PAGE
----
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About Real Estate: Joint tenants need wills for other assets

Most couples hold title to their home as joint tenants, but such an arrangement doesn’t guarantee that probate will be avoided when one spouse dies.

DEAR MR. MYERS: A widow who attended our church died recently. Her son tells me that lawyers and the government will get more than half the proceeds from the sale of her home because she did not have a will, and her estate must go through probate. My wife and I do not have a will, but we own our home jointly with right of survivorship. Will our estate have to go through probate, too, or will our joint ownership of the home make probate unnecessary?

ANSWER: Probate is the costly and time-consuming court process that is triggered when someone dies without a will. You and your spouse hold title to your home as joint tenants with the right of survivorship, so full title should automatically pass to one spouse when the other dies, without the need for probate. But don’t let this fact give you a false sense of security: You still need to visit an attorney or an estate planner to formulate a will.

Even though the home itself probably won’t have to be “probated,” everything else that you and your spouse own might well be subject to probate proceedings. Do either of you own stocks, have a pension plan, drive a car or invest in rental property? Those are just some of the assets that could be forced into probate and contested by a would-be heir if no formal will is prepared. Failing to make a will now could give a judge too much power over how assets are distributed later, increase the tax burden on heirs and make a few lawyers even richer.

DEAR MR. MYERS: What is the difference between a loan officer and a loan underwriter?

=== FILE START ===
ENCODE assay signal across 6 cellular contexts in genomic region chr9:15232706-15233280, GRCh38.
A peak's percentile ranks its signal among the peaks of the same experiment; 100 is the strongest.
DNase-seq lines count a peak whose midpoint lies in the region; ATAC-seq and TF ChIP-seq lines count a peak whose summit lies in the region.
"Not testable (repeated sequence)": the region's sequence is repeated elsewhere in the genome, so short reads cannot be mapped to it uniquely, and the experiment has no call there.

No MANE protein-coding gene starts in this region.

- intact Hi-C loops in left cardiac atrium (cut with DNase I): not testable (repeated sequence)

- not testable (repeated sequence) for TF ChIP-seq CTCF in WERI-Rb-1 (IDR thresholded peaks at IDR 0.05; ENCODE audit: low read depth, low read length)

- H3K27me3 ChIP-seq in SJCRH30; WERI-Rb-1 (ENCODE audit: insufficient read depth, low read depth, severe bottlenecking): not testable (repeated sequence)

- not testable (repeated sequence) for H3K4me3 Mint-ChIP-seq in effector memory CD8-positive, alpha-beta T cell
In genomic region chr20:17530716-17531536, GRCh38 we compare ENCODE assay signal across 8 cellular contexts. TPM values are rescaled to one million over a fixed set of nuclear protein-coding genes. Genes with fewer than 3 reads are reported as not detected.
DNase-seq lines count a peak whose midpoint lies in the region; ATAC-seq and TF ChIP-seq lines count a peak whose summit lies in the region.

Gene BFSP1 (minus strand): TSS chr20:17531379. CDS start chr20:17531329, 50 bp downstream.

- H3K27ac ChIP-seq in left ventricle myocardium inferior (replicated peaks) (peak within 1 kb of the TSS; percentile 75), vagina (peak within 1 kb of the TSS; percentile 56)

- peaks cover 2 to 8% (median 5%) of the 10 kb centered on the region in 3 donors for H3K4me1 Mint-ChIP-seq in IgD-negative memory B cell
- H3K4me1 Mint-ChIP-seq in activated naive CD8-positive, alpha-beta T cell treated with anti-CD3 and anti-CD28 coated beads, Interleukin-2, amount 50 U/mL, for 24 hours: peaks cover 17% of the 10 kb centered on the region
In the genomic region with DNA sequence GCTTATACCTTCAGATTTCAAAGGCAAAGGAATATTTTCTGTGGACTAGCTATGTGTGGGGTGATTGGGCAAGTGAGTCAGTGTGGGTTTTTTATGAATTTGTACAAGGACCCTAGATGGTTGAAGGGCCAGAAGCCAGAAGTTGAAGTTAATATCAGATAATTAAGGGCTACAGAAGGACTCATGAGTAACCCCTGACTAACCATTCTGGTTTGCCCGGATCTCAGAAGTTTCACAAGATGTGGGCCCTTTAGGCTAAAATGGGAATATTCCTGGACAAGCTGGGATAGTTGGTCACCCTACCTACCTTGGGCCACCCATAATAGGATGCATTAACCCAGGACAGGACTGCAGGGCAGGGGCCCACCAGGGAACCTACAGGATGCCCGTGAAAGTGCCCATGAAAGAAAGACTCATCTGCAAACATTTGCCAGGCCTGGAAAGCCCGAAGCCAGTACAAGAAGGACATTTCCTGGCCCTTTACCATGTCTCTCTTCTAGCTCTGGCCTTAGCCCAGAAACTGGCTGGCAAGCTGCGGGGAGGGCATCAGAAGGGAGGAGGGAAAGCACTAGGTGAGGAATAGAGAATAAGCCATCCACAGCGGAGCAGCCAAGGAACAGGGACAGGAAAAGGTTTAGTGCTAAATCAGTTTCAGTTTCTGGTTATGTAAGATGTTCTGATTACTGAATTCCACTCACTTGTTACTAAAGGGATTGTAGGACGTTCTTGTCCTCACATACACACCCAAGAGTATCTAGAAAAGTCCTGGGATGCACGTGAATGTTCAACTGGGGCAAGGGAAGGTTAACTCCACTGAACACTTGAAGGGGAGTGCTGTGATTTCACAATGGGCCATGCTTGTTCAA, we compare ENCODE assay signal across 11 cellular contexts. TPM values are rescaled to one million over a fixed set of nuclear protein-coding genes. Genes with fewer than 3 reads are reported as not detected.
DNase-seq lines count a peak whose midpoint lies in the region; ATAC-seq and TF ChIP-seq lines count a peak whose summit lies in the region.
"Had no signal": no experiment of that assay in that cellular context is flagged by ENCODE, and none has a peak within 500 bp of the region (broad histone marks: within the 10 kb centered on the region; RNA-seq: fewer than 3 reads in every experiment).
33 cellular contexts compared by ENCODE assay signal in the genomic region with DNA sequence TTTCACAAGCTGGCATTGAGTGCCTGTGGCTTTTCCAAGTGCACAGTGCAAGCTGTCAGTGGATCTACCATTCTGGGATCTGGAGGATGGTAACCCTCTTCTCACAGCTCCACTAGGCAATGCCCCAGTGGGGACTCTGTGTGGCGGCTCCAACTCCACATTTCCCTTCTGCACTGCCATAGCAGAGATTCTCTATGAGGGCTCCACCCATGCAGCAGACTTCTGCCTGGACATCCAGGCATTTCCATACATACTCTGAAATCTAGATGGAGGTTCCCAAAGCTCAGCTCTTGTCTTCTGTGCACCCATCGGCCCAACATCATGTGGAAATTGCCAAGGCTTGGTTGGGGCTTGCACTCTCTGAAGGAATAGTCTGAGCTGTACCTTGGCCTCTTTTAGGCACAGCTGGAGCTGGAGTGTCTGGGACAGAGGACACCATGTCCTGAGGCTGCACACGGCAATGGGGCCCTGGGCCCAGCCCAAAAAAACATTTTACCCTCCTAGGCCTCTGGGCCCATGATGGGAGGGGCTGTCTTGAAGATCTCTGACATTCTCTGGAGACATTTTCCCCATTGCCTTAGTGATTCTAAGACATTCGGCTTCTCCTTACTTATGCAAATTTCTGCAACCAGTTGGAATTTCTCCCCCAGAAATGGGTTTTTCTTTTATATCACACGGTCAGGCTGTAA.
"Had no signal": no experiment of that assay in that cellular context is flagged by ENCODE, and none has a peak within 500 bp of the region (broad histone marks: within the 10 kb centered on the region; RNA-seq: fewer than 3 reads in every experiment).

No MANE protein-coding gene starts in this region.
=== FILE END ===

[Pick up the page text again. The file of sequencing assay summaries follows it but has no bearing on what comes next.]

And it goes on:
ANSWER: A loan officer is the bank representative who interviews borrowers and helps them choose the best mortgage program and fill out their loan applications.

Once an application package is complete, it is forwarded to the loan underwriter, who reviews all the paperwork to determine whether the borrower (and the property itself) meets the requirements of the loan program that was selected. Although the underwriter has the primary say in whether the mortgage is granted, a good loan representative can often think of ways to get the application approved even if it’s initially rejected.

DEAR MR. MYERS: You answered a letter from a couple who wanted to give a vacation home that they purchased several years ago to a charity. You thought it might be a good idea because they could avoid paying capital gains taxes and take a big charitable deduction as well. But what if the property is actually worth less than the original purchase price? Does donating it rather than selling it make sense then, too?

ANSWER: No, it usually doesn’t make sense to donate property that is worth less than its original purchase price. Selling it and then donating any net proceeds to charity is often a better idea.

Why? Because when you sell property (other than your home) at a loss, the Internal Revenue Service will let you deduct some or all of the loss on your next tax return. You can earn another fat deduction if you then donate any proceeds of the sale to charity. Talk your options over with a tax professional before you make your final decision.

DEAR MR. MYERS: Could you please explain the difference between a double-hung window and a single-hung window?

ANSWER: A double-hung window usually has two panes, or “sashes” — one on the top and the other on the bottom. Both of the sashes are moveable, so either pulling up the lower sash or pulling down the top one can open the window. A single-hung window also has two sashes, but only one of them can be moved.

DEAR MR. MYERS: I bought my first home two years ago, and now I want to sell it. Can I sell my house by myself, or do I have to hire a licensed real estate agent to do it for me?

ANSWER: You can legally sell the house without hiring a licensed real estate agent, but I think it would be a bad decision. A licensed agent will probably charge a commission of 5 percent or even 7 percent of the sales price, but the marketing expertise the agent provides will likely result in a higher sales price that offsets the commission while saving you the time and money involved in marketing the home yourself.

David W. Myers’ column is distributed by Cowles Syndicate Inc.

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